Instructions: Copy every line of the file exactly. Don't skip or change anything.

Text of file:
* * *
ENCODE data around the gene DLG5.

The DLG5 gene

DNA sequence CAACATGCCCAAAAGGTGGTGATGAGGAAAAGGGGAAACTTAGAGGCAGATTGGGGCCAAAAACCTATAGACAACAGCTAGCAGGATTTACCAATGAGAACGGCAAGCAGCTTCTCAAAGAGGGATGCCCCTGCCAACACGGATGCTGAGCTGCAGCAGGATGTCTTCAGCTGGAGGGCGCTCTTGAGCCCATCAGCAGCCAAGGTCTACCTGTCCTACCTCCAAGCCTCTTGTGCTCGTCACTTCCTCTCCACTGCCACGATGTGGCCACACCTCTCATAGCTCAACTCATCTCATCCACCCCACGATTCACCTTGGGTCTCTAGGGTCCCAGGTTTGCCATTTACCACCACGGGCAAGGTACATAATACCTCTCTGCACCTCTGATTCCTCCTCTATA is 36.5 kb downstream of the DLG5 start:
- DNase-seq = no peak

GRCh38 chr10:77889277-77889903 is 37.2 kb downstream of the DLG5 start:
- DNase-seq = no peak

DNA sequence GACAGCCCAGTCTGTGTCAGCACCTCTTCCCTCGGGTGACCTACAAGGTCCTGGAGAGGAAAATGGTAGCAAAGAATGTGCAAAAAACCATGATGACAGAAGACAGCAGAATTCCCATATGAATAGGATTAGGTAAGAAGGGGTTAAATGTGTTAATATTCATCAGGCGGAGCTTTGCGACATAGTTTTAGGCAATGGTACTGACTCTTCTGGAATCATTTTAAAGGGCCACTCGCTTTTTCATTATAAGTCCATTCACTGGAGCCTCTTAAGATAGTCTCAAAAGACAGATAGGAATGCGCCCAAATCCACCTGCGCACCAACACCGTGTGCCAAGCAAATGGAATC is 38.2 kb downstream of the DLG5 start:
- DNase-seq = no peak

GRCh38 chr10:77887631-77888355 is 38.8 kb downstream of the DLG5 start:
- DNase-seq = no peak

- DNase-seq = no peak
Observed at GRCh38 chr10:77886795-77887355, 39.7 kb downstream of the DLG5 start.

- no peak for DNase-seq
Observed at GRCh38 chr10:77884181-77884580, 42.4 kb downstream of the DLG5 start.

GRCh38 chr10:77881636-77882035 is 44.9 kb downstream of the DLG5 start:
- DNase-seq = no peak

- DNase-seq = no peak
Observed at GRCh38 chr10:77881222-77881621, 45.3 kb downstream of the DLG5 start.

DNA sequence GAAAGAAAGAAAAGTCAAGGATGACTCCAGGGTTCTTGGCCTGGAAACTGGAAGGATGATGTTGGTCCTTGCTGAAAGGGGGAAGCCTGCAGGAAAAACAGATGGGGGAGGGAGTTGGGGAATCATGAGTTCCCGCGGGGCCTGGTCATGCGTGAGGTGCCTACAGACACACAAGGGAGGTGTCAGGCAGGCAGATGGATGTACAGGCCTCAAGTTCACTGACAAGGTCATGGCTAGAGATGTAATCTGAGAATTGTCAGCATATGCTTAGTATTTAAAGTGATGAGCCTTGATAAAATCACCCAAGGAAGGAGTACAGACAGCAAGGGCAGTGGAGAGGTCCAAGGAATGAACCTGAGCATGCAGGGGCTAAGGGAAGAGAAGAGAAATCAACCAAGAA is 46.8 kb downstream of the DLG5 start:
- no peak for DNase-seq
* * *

ENCODE data around the gene DLG5.

The DLG5 gene

DNA sequence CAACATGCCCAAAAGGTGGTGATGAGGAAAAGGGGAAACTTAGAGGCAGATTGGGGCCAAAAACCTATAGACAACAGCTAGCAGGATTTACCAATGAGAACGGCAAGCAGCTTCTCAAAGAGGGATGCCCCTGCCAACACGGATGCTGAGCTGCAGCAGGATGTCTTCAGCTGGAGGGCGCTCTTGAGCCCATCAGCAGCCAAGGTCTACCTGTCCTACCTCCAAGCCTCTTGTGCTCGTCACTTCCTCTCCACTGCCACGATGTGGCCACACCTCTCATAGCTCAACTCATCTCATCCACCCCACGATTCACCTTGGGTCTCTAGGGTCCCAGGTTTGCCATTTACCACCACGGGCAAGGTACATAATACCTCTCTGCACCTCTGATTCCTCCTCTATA is 36.5 kb downstream of the DLG5 start:
- DNase-seq = no peak

GRCh38 chr10:77889277-77889903 is 37.2 kb downstream of the DLG5 start:
- DNase-seq = no peak

DNA sequence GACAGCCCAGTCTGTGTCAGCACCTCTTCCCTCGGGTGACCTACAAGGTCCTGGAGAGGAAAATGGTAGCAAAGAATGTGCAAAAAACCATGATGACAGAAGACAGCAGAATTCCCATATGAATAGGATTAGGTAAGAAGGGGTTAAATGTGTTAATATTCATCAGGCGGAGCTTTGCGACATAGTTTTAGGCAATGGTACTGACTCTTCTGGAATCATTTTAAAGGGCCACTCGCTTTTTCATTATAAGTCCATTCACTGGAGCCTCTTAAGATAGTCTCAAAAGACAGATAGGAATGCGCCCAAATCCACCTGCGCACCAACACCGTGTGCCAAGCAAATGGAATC is 38.2 kb downstream of the DLG5 start:
- DNase-seq = no peak

GRCh38 chr10:77887631-77888355 is 38.8 kb downstream of the DLG5 start:
- DNase-seq = no peak

- DNase-seq = no peak
Observed at GRCh38 chr10:77886795-77887355, 39.7 kb downstream of the DLG5 start.

- no peak for DNase-seq
Observed at GRCh38 chr10:77884181-77884580, 42.4 kb downstream of the DLG5 start.

GRCh38 chr10:77881636-77882035 is 44.9 kb downstream of the DLG5 start:
- DNase-seq = no peak

- DNase-seq = no peak
Observed at GRCh38 chr10:77881222-77881621, 45.3 kb downstream of the DLG5 start.

DNA sequence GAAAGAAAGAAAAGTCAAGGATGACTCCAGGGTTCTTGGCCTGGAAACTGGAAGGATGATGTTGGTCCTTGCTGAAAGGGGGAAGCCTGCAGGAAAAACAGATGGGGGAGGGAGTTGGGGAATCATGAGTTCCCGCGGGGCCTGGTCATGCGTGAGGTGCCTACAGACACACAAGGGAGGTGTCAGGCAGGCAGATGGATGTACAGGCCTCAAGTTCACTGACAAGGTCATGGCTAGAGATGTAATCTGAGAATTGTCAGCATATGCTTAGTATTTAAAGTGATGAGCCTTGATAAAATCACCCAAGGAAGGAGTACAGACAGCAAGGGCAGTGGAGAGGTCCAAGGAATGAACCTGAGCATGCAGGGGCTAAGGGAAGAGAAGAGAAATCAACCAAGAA is 46.8 kb downstream of the DLG5 start:
- no peak for DNase-seq